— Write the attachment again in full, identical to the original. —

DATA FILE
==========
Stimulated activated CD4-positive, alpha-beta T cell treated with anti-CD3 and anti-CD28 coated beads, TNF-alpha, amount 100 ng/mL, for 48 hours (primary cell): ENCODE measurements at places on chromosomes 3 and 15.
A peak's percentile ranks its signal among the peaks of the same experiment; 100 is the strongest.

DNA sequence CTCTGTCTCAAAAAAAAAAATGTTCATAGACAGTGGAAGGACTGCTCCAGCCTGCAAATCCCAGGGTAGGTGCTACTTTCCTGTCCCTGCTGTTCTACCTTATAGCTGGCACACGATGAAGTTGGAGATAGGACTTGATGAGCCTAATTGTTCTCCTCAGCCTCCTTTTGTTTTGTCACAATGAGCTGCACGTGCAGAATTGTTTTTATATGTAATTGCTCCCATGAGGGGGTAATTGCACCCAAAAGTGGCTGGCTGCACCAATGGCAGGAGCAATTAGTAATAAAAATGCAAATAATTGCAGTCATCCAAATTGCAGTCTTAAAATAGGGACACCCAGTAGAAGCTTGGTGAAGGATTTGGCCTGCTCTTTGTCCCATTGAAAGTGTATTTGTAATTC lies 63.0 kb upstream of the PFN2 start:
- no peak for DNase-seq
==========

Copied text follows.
Stimulated activated CD4-positive, alpha-beta T cell treated with anti-CD3 and anti-CD28 coated beads, TNF-alpha, amount 100 ng/mL, for 48 hours (primary cell): ENCODE measurements at places on chromosomes 3 and 15.
A peak's percentile ranks its signal among the peaks of the same experiment; 100 is the strongest.

DNA sequence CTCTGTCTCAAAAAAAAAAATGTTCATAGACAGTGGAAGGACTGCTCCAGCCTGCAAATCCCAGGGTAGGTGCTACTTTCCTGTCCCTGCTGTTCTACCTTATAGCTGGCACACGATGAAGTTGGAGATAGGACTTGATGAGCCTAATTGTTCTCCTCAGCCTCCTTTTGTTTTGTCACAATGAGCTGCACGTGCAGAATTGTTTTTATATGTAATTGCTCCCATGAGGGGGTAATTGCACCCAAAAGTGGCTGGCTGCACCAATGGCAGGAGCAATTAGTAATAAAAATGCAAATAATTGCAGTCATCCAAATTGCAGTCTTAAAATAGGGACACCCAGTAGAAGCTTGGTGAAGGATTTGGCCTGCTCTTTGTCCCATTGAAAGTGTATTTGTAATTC lies 63.0 kb upstream of the PFN2 start:
- no peak for DNase-seq